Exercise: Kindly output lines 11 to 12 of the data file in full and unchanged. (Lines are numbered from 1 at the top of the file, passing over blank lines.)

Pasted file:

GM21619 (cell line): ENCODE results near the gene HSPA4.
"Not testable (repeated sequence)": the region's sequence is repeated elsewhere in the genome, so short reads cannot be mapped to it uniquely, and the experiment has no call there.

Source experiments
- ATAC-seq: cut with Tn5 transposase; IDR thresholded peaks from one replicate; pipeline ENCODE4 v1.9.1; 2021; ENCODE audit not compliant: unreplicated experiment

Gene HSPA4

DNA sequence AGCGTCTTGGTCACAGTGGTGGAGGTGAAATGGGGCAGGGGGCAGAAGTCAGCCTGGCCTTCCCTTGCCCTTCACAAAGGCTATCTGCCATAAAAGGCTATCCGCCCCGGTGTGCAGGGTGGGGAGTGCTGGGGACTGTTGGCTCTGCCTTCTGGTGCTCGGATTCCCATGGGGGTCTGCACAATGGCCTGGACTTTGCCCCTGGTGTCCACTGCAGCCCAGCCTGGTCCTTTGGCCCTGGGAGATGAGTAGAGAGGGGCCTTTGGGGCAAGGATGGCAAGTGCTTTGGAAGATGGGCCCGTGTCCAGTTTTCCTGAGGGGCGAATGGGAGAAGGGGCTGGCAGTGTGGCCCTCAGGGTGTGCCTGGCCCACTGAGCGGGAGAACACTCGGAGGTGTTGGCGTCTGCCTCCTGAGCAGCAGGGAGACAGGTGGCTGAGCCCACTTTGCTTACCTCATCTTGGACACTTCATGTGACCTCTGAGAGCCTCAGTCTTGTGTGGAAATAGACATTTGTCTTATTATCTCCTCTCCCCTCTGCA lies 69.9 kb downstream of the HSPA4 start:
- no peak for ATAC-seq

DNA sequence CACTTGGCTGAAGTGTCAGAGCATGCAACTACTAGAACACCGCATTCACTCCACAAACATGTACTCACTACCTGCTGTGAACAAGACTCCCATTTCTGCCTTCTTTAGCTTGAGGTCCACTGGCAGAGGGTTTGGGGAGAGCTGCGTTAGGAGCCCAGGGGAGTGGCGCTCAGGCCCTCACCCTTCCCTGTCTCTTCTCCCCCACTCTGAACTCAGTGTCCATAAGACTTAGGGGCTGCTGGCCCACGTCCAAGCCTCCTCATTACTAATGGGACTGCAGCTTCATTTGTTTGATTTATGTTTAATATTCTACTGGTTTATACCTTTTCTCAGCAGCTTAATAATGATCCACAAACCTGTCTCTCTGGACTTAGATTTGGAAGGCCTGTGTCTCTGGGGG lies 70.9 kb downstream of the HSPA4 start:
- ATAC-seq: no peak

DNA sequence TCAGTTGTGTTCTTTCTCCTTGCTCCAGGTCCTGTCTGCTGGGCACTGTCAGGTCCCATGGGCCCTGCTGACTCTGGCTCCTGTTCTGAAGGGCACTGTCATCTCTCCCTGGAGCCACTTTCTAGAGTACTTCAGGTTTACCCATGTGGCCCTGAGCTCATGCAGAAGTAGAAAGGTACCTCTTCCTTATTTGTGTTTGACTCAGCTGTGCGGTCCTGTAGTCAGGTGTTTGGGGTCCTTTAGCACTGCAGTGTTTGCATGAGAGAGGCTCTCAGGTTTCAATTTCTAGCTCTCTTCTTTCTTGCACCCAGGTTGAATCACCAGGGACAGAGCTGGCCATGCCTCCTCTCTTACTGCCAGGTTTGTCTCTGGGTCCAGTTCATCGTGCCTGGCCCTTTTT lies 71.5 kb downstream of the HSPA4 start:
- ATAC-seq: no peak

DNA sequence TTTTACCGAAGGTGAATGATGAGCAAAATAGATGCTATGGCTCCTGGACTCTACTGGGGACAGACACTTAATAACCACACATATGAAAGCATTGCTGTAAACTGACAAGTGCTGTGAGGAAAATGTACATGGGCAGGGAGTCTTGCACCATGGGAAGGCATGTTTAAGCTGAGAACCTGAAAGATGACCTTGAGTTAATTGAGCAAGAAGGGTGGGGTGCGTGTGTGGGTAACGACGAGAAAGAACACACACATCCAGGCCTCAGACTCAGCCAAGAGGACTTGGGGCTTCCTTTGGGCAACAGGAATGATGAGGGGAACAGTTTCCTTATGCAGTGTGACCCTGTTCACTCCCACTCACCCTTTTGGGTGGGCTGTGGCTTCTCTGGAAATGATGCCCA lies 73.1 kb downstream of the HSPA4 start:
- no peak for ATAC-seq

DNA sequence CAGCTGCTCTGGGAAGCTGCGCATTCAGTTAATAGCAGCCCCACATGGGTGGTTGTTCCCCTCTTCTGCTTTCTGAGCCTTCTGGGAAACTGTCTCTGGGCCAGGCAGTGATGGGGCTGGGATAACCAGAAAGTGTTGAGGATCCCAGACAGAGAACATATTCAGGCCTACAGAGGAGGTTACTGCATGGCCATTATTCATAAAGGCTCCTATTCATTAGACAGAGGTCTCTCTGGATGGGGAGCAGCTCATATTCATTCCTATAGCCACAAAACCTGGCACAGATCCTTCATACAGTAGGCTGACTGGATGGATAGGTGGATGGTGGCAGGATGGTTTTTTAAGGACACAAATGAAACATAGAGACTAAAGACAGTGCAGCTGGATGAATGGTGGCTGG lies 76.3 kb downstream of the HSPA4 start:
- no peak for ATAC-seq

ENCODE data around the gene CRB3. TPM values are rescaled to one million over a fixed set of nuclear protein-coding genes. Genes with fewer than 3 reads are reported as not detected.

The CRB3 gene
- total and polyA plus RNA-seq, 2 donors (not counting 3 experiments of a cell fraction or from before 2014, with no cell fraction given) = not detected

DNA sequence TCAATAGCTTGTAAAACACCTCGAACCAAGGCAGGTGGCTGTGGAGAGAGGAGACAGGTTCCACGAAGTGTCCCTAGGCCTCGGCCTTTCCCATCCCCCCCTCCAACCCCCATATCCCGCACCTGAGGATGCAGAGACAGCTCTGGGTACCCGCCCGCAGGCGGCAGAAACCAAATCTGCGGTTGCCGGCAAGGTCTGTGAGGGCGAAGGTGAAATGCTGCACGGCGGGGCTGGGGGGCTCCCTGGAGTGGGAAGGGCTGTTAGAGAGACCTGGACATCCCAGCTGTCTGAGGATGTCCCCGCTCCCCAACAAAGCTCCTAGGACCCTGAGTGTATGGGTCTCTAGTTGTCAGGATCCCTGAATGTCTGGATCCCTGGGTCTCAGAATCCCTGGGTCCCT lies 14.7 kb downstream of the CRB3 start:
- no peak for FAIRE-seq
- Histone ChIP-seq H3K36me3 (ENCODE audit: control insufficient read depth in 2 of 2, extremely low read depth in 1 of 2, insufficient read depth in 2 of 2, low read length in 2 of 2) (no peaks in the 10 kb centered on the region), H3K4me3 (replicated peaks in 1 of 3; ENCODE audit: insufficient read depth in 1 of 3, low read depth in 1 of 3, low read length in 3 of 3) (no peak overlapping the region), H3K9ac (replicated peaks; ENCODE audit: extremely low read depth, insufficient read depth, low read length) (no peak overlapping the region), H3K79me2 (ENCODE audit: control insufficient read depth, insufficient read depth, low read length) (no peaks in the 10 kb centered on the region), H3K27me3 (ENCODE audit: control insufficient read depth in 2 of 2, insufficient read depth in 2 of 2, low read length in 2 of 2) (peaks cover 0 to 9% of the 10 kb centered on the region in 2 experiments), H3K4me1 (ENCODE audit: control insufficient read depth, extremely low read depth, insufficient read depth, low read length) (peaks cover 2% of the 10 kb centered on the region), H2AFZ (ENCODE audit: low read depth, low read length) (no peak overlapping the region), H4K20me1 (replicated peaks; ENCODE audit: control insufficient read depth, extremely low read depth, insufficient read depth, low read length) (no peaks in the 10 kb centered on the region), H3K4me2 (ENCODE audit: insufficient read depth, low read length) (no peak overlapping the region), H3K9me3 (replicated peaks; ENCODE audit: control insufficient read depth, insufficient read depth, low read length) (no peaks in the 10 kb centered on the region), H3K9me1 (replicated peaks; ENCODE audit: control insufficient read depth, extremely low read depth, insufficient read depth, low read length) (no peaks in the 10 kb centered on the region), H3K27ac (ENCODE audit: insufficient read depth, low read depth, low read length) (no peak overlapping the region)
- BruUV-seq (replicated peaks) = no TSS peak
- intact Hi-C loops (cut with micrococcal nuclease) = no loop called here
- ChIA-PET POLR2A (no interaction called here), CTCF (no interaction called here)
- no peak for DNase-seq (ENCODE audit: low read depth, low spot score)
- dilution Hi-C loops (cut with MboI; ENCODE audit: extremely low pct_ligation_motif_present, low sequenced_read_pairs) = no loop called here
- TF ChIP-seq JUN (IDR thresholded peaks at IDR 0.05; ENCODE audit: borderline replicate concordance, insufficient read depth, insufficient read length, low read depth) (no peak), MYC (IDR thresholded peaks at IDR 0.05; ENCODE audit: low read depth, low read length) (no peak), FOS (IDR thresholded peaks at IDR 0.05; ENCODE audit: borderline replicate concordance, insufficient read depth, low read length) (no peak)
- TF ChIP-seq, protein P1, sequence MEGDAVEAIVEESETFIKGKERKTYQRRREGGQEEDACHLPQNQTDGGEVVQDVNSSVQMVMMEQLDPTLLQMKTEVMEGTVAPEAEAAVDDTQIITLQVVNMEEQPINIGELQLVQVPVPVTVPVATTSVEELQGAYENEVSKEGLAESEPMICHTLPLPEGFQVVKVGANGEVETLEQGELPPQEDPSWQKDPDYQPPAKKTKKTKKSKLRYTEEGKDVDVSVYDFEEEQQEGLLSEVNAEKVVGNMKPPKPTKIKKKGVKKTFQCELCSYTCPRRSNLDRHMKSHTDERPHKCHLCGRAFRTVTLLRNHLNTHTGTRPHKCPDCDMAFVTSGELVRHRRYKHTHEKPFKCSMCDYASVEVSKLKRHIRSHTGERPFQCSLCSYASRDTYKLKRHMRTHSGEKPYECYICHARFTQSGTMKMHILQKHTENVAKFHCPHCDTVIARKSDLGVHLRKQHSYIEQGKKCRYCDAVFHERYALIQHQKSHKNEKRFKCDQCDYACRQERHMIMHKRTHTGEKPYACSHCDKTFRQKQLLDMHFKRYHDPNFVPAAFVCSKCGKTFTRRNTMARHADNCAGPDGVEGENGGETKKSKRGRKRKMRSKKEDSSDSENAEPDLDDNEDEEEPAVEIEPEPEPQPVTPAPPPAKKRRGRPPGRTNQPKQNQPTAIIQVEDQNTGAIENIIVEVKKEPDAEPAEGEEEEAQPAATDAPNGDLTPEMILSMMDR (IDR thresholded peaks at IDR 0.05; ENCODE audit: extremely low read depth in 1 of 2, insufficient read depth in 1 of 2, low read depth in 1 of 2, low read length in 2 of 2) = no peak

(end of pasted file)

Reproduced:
- ATAC-seq: no peak

DNA sequence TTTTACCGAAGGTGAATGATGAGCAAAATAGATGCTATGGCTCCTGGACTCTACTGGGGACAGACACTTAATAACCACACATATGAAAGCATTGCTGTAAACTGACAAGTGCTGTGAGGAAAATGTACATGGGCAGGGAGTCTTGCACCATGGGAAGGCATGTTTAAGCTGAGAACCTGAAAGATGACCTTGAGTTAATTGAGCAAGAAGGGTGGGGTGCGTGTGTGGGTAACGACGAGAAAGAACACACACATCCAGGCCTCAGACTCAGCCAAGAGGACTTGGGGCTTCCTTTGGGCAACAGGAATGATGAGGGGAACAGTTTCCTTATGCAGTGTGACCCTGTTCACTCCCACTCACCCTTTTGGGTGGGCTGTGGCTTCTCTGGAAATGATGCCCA lies 73.1 kb downstream of the HSPA4 start: